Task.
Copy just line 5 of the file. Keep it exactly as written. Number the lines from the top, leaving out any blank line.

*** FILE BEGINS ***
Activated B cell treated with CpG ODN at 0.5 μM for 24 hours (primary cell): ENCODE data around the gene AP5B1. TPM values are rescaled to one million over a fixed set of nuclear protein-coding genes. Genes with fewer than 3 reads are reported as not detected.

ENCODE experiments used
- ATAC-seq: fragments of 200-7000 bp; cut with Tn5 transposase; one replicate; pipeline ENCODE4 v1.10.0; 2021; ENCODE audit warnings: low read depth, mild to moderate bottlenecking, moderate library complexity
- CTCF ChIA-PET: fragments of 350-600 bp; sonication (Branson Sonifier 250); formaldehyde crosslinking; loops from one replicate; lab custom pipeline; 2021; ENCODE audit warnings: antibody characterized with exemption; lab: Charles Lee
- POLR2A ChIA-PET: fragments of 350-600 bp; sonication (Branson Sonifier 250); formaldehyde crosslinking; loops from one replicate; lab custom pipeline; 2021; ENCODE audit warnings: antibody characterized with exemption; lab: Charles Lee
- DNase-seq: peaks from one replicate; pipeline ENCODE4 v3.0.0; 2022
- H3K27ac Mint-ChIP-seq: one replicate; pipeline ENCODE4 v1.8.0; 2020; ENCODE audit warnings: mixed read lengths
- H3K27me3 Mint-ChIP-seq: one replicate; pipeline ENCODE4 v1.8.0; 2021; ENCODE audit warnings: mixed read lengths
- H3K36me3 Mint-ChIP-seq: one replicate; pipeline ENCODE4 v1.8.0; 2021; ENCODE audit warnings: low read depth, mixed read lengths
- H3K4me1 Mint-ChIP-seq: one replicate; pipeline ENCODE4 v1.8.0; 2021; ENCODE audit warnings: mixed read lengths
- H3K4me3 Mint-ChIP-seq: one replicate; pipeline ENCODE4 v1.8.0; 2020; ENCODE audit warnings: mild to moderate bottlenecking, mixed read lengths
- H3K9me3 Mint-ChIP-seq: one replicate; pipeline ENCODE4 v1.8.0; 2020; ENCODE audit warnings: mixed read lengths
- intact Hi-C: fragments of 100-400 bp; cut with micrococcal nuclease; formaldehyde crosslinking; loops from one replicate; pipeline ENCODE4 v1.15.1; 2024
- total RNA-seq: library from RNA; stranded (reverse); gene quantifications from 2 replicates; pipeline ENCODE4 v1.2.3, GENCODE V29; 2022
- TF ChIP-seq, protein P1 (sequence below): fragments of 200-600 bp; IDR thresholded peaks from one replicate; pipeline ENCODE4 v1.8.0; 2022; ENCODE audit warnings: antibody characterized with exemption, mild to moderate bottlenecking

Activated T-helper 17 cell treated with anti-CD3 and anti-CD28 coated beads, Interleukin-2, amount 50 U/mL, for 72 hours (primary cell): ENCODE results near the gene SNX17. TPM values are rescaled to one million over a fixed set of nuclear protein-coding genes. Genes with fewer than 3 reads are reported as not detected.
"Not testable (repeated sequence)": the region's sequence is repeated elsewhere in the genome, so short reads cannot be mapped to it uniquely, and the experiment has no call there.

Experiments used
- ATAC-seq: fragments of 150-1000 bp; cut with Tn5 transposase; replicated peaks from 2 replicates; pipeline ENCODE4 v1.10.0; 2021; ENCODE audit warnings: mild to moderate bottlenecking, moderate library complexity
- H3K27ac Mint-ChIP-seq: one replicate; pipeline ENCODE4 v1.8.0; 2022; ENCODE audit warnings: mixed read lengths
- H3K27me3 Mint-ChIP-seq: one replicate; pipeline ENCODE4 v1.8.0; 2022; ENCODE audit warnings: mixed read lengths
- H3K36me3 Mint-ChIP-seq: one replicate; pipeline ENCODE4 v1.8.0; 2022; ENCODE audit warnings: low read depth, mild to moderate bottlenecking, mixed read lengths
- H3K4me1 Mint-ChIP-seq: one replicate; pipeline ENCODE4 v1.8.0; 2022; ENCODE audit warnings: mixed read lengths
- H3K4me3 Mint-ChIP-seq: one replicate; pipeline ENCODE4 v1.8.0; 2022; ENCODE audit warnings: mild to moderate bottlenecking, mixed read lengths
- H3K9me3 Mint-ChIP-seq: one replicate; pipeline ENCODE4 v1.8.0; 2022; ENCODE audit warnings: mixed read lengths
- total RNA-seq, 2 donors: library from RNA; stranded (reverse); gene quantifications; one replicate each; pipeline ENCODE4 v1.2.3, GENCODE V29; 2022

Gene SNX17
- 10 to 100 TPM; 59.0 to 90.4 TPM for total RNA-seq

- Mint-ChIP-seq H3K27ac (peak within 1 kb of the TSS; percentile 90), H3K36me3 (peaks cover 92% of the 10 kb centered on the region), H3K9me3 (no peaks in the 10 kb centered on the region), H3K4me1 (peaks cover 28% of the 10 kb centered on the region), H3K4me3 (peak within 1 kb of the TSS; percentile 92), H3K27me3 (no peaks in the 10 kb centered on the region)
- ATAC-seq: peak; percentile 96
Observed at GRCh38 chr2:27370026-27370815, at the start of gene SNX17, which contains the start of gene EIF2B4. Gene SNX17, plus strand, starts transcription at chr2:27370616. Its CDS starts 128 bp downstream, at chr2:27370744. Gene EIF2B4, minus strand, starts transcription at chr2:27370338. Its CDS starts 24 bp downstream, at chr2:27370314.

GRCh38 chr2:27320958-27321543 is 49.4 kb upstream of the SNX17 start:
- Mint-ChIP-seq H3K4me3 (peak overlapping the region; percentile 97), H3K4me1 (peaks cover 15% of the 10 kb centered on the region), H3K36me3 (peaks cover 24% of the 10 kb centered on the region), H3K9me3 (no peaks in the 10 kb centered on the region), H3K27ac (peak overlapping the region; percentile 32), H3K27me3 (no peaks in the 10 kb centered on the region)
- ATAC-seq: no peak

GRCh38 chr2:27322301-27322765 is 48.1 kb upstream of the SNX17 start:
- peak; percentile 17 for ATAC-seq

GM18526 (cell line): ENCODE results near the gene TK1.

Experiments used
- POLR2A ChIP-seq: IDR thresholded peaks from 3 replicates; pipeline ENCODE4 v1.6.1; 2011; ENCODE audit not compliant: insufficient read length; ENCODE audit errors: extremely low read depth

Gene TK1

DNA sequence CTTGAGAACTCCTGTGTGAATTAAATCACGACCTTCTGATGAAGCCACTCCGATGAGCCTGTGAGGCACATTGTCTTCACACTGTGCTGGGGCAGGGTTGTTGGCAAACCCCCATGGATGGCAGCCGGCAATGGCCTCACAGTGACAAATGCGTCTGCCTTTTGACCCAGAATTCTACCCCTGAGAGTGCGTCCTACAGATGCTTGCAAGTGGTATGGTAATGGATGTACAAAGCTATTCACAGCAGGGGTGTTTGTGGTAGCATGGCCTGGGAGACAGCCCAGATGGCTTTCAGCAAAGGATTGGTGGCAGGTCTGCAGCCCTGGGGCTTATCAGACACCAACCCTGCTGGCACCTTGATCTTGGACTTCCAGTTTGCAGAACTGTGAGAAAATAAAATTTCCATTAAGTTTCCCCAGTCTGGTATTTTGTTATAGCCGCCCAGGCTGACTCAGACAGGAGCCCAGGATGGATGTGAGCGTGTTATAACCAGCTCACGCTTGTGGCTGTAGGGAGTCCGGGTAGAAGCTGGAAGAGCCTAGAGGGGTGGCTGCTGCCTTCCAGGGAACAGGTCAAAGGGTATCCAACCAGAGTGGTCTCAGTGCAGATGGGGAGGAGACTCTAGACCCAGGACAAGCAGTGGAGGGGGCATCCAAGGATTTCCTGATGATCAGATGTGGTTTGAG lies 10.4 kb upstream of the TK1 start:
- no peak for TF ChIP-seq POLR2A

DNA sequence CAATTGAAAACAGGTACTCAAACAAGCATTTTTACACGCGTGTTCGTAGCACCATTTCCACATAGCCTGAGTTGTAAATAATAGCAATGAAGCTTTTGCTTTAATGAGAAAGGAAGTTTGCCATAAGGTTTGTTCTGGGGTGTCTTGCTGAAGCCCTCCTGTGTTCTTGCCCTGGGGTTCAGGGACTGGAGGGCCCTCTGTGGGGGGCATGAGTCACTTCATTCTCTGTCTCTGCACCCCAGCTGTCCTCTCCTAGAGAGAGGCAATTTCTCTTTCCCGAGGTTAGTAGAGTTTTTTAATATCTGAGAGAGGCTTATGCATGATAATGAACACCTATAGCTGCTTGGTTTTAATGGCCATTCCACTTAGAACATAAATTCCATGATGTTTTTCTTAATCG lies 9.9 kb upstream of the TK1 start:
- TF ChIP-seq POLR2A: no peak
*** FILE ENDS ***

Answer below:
- POLR2A ChIA-PET: fragments of 350-600 bp; sonication (Branson Sonifier 250); formaldehyde crosslinking; loops from one replicate; lab custom pipeline; 2021; ENCODE audit warnings: antibody characterized with exemption; lab: Charles Lee